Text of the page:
Differences between the locales of Panther Chameleons

All well and good. But what does that mean for you who just wants a panther chameleon? Luckily, it doesn’t mean much at all. Even though panthers have such a wide geographical range and will inhabit from sea level to 1000 meters in elevation, it appears that the care for them all is the same. So you only have to select a panther by your subjective preference in color. And, yes, that is not as easy as it may sound. Of all the things you have to do to get ready for a panther chameleon, picking the color ranks amongst the most stressful. How do you select between all these incredible colors? You literally could spend your entire chameleon keeping life with just the different locales of panther chameleons. You wouldn’t even need to look at any of the other 200 + species out there! So, Let’s go ahead and review some of the major options.

Now, I want to say that this is a general checklist and you should use your judgement as to the mix of things. In this social media driven world it would be easy for a very good breeder to be left behind because they haven’t kept up with the 253 changes Instagram has done in the last month or they haven’t figured out with a tik-tok is. Social media is a completely different skill from breeding so nonexistent social media is not a black mark. It just means it is much more difficult for you to give them the green flag unless you know someone personally who has dealt with them or some other way to gauge their competency. That said, there are a number of excellent breeders that do have an extensive social media presence that will allow you to check the boxes.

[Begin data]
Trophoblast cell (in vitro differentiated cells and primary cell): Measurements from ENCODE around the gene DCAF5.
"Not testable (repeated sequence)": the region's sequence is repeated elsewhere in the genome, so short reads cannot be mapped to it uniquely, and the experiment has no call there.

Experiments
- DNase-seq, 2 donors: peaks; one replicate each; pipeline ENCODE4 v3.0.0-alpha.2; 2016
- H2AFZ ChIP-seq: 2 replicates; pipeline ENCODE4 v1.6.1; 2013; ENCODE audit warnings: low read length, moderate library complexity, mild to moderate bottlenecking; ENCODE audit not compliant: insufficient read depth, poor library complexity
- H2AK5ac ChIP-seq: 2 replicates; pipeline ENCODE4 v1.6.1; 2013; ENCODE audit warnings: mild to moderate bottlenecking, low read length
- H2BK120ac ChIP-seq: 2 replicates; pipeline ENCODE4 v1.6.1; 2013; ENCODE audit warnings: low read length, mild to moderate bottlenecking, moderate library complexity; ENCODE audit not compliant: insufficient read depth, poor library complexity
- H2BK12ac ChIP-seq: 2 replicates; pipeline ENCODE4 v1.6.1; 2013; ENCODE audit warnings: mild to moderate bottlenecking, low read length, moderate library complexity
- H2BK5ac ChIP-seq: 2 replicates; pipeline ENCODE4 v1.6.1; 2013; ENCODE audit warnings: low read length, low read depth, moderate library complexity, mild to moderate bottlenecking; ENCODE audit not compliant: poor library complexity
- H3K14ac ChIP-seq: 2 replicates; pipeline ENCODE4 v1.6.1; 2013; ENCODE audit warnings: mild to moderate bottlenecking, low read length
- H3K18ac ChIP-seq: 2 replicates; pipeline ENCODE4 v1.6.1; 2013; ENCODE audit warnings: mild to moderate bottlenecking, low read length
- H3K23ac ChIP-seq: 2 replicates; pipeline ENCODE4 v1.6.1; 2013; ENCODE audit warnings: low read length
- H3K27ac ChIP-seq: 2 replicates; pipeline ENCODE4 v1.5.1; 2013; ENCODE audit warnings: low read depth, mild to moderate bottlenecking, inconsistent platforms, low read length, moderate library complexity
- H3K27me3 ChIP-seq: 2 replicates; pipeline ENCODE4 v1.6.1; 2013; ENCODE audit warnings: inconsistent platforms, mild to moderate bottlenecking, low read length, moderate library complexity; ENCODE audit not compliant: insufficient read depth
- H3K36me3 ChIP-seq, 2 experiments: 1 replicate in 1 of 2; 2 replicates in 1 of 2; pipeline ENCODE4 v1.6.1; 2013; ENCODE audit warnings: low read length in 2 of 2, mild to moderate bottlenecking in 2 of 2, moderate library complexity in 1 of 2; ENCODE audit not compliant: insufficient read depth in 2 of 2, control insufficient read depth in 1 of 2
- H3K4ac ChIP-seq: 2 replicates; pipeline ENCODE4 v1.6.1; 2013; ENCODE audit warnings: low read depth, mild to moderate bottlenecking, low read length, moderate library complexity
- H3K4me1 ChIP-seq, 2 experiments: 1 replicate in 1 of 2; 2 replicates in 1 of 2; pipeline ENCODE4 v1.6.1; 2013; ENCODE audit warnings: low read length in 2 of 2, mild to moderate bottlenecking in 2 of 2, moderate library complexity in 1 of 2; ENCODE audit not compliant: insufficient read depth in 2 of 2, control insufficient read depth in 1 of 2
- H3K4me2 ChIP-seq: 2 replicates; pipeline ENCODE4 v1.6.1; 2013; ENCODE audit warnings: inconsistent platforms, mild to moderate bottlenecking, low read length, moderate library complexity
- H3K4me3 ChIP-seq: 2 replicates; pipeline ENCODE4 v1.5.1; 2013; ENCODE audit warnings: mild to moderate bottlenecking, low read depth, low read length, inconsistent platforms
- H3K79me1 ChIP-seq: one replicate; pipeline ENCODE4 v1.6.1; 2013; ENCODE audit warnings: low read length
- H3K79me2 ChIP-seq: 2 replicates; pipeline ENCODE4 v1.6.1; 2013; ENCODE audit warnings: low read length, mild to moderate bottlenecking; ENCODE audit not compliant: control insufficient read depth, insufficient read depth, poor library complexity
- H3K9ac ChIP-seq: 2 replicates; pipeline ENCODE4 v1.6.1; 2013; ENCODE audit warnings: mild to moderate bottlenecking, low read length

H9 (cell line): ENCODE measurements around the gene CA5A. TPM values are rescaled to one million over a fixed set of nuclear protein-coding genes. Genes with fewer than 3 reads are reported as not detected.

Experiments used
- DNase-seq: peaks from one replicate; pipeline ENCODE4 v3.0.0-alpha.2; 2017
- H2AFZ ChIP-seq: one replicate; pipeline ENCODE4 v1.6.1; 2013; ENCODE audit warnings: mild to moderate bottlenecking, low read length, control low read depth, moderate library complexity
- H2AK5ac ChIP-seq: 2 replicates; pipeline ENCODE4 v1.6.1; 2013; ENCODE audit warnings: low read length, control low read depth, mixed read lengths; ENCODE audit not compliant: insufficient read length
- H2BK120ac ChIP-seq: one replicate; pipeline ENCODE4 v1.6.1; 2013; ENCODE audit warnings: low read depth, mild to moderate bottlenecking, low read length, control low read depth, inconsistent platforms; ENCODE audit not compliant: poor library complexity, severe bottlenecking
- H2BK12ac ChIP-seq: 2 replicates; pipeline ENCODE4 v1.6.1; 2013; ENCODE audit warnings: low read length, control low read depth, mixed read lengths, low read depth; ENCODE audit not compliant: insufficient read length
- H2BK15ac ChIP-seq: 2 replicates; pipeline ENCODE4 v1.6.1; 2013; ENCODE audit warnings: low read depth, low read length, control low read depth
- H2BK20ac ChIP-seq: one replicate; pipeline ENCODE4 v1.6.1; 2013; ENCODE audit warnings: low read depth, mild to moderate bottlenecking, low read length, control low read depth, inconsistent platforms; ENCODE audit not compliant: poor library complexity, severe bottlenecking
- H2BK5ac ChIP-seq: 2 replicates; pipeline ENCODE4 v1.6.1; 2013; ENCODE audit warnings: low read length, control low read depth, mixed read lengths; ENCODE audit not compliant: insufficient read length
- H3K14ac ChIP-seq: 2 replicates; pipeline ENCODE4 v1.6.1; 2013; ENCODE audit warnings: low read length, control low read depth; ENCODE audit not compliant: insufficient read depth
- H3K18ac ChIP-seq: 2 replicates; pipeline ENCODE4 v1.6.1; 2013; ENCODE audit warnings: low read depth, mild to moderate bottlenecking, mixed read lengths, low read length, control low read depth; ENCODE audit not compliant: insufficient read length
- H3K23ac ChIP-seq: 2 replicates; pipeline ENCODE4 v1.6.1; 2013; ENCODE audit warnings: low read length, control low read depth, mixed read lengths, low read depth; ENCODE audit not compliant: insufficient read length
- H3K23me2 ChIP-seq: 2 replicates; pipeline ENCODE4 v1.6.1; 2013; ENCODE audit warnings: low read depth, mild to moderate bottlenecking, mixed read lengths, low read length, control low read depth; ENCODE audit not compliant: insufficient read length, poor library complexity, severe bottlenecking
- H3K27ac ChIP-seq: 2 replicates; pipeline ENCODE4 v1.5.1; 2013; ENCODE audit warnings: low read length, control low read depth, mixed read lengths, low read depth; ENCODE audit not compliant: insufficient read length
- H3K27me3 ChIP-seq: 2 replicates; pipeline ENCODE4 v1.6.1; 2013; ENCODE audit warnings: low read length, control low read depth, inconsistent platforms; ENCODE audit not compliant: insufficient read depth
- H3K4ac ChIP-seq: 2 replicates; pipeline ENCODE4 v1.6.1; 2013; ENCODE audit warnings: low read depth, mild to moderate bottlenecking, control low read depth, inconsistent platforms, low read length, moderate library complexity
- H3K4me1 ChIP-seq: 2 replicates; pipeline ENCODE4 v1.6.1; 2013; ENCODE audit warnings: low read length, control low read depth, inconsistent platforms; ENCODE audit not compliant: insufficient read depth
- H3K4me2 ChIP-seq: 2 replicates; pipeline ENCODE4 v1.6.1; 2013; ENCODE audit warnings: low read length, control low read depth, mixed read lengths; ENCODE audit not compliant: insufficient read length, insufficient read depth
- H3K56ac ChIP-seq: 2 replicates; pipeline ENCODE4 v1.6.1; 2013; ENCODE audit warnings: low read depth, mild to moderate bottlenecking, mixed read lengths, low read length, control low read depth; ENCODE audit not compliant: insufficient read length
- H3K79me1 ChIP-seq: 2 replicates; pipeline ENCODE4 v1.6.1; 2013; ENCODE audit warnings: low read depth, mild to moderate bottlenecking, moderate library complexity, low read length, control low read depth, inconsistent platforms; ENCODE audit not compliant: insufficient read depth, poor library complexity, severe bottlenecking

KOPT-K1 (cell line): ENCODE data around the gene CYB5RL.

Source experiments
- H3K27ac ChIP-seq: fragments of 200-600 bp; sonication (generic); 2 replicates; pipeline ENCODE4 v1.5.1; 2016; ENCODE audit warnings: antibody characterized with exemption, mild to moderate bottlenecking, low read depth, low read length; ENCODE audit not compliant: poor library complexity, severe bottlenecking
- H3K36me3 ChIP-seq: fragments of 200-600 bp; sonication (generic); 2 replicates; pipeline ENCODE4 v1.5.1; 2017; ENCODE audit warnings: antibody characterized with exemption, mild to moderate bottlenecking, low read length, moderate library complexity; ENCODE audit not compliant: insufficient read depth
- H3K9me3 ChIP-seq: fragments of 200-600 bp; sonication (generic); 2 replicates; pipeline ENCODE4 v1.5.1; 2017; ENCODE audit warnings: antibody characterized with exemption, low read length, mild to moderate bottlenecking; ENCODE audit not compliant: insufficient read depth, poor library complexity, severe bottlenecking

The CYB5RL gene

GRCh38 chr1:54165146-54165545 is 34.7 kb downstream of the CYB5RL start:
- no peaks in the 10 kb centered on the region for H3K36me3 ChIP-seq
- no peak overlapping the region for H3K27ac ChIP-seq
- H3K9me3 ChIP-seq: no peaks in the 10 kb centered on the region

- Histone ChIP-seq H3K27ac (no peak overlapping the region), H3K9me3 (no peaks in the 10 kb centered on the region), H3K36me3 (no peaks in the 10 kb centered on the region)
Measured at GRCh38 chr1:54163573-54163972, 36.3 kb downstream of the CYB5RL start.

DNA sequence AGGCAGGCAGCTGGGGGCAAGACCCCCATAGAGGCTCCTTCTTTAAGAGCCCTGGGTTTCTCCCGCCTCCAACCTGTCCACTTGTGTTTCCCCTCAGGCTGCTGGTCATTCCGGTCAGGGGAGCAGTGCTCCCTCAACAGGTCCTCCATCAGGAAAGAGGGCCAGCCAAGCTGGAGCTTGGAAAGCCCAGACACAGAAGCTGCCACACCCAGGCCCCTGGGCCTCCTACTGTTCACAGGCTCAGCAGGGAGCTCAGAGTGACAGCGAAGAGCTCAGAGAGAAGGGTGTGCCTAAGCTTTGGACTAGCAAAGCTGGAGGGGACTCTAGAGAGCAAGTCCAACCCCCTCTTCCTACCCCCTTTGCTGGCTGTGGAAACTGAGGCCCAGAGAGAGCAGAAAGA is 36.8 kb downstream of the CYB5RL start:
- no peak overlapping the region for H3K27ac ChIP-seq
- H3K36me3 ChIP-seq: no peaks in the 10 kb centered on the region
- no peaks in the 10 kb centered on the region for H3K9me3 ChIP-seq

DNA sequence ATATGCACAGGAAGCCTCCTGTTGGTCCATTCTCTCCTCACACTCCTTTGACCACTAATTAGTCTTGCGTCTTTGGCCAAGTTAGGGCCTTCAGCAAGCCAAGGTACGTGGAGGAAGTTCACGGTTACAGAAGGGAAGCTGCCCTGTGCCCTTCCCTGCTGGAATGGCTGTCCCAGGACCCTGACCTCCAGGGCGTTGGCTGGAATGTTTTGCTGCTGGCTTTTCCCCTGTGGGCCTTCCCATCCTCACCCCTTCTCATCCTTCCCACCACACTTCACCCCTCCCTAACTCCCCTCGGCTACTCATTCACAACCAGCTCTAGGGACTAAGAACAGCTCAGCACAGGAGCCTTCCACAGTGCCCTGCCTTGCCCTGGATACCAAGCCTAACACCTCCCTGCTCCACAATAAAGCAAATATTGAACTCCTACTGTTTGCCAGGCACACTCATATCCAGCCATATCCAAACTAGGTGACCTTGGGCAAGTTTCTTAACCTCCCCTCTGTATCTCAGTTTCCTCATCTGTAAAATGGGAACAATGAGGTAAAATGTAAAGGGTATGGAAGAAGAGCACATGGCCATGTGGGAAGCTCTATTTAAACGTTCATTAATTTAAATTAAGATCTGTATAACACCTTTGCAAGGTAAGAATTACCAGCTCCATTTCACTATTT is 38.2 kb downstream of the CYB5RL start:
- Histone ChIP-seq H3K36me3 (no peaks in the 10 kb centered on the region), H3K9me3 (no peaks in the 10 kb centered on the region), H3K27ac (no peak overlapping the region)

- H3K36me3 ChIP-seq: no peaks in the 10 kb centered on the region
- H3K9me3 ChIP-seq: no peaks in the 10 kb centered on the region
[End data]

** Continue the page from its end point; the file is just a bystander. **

By far, the most popular locale is the Ambilobe Panther Chameleon. This locale has the widest range of colors in one panther. The color patterns are generally a body color and a bar color. The bars are the saddle like patterns across the flanks of the panther. So you can have red body, blue bar or yellow body, blue bar or Red bars. I have a green body, red bar Ambilobe at rest that fires up to be a bright orange over all. So you have amazing diversity in one locale. This locale came into the trade relatively late in the early 2000s

Ambilobe Panther Chameleon

Ambilobes have diverse color palettes. This one is a yellow bodied blue bar Ambilobe. The body is green at rest and changes to yellow for display.

Red body blue bar ambilobes are a vision of contrast!

Red barred ambilobe panther chameleon